2016-12-07 / Features

Local Express

Isaac Rodriguez

Isaac Rodriguez is the CEO of Provident Loan Society of New York – one of the country’s oldest lending institutions. Provident Loan is a not-for-profit organization founded by JP Morgan and Cornelius Vanderbilt during the financial panic of 1893. As CEO, Mr. Rodriguez leads the day-to-day operations of Provident Loan’s five branches, which serves 40 thousand people throughout New York City. He has also been a Vice President with many regional banks, giving him more than 25 years of experience in senior banking officer positions. Rodriguez serves on the nonprofit boards of Artistic New Directions and The Stationers Golf Association. In addition, he is an accomplished actor in the theater community, and is an active volunteer in many community and charitable organizations. He lives in the same Queens home where he grew up.

QG: You live in the same house that you grew up in; how has the neighborhood changed around you from your childhood to now?

IR: Like the rest of New York City, Woodside has changed dramatically since I was a little kid. Gone are the days of hanging out on the stoop, kids walking around visiting friends. And the traffic is much more congested now. I used to ride my bike or roller skate or walk to practice, church and school. Our neighborhoods are also much more diverse. We were the only Puerto Rican family in our neighborhood. It is also gentrifying quite a bit. The nail shop is replaced with a corner bistro, and you have nearly every country in the world represented within a mile radius. It’s wonderful to hear every day on the streets people speaking Spanish, Chinese, Korean, Japanese, Greek, Italian, Urdu and English with the most interesting accents and perspectives. This is some of what makes my neighborhood very special.

QG: What was being an altar boy like at Saint Sebastian’s?

IR: Being an altar boy and a member of the Woodside community was a blessing in many ways. I learned about all the rituals and even contemplated the priesthood at one time. It was considered an honor to work a wedding or funeral, because the priest would often share a gratuity. It gave me a better understanding of the goings-on at mass and helped put my theological studies in perspective.

QG: What is your work as the CEO of Provident Loan Society of New York like? Does its status as one of this country’s oldest lending institutions alter the nature of your work in any way?

IR: My job is to make sure our communities and employees understand that Provident Loan Society is a not-for-profit organization. We were established as a business organization with a philanthropic purpose. I remind everyone, whenever and wherever possible, of the reasons why we exist, how unique we are and what a tremendous opportunity it is to be a part of an organization like none other in the US. Our job is to help small businesses when the banks turn them away, or to assist consumers with short-term loans when financial issues or emergencies arise. It’s important to remind our community that is why we exist.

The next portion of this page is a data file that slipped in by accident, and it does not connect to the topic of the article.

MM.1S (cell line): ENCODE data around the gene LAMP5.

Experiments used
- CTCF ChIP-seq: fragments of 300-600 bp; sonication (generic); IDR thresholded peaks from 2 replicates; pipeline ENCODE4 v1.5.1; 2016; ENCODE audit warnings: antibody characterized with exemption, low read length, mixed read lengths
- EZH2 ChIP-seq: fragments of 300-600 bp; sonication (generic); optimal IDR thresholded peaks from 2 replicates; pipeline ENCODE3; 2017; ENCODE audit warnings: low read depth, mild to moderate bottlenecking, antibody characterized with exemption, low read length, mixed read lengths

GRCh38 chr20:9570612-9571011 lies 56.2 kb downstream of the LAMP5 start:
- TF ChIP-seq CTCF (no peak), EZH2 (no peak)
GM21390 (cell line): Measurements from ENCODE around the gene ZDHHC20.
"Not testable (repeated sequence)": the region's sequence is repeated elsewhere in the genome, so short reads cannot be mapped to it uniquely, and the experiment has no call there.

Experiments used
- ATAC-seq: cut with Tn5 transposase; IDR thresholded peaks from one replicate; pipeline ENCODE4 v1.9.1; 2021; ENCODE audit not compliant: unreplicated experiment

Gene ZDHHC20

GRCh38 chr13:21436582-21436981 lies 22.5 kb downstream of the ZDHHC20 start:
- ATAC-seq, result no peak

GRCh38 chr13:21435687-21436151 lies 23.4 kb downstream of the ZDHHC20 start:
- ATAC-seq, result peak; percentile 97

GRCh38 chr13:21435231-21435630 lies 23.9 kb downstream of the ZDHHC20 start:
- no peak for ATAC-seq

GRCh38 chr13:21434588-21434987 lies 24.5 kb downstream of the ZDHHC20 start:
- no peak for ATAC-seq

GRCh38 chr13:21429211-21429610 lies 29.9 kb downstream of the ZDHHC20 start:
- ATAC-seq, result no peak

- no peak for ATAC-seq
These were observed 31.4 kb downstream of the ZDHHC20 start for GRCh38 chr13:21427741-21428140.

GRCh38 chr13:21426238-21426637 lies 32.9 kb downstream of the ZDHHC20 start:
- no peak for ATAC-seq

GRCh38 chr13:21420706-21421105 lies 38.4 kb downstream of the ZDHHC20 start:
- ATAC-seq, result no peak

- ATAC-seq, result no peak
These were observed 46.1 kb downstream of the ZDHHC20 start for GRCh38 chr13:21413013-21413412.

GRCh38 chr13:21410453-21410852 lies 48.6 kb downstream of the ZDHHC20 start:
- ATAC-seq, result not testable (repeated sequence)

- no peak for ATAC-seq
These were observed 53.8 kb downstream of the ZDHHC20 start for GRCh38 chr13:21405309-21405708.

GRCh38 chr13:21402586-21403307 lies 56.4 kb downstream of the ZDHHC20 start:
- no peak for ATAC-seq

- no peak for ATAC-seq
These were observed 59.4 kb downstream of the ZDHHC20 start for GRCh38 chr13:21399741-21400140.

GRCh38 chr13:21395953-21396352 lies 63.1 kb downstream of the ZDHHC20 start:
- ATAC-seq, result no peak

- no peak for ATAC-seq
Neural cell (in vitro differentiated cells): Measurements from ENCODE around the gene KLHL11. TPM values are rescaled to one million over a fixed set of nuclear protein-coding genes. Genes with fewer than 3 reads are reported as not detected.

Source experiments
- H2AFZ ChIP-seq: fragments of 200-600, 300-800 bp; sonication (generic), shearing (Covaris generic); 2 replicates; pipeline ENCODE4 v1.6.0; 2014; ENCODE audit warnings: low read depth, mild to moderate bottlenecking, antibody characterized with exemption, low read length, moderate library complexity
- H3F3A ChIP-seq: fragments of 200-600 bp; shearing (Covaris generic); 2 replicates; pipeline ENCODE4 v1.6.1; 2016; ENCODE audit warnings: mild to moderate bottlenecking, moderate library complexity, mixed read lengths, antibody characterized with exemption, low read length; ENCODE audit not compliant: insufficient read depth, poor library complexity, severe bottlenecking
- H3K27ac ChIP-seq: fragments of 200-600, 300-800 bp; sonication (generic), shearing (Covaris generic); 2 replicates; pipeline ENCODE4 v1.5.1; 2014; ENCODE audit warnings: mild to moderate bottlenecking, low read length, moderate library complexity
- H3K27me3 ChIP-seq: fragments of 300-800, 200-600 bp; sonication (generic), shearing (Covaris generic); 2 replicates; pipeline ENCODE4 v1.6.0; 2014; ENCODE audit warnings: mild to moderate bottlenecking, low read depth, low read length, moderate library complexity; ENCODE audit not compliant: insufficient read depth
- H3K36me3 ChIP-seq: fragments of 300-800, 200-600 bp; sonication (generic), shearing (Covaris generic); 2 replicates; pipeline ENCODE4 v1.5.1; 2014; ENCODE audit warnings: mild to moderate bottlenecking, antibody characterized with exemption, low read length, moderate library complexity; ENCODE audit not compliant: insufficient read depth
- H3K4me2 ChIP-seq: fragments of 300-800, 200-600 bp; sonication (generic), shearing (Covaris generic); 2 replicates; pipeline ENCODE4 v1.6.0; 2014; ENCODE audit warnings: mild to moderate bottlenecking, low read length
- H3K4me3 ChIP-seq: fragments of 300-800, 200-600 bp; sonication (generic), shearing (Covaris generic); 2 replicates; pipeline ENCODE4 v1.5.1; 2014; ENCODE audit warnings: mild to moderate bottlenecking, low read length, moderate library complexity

QG: How has your upbringing in Queens shaped and prepared you for your current work?

IR: I draw from my experience as an honor cadet and platoon leader in the Boys’ Brigade, a community-based initiative that only existed in Woodside. From a very early age, my father instilled the notion of honor and integrity in me, which was supported by the parochial education and buttressed with altar boy and Boys’ Brigade experiences. The Boys’ Brigade had a militaristic structure that promoted discipline, taught the arts, provided a safe place to go for activities on Friday nights. We would march and I was an honor cadet often, and named platoon leader. Since I have always been part of the fabric of New York City, and worked as a commercial banker in small and medium-sized businesses throughout the city for over 25 years, I understood from all perspectives: as the business owner, the community/business banker and the community member.

QG: Was it challenging to become Provident Loan Society’s first Hispanic CEO?

IR:It was very challenging. The Board of Trustees hired a company to find the right person to take over Provident Loan Society. Once I read the CEO description, I knew that my experience and background was tailor-made for this position. After several months of interviews and presentations, the board gave me the opportunity to implement the plan I presented, having little knowledge about what awaited me. However, I put my full faith in the trustees’ confidence in me, in that I would be able to address the issues we faced, both internally and externally, currently and in the future.

QG: What are some of your favorite things to do in Queens?

IR: I love to find great places to eat all over the borough; play golf; enjoy the views of the Hudson in Long Island City; and walk my dog in the neighborhood. I love remembering what it used to be and wondering how it will be in the years to come.

This column was originated in July 2013 by Nicollette Barsamian.

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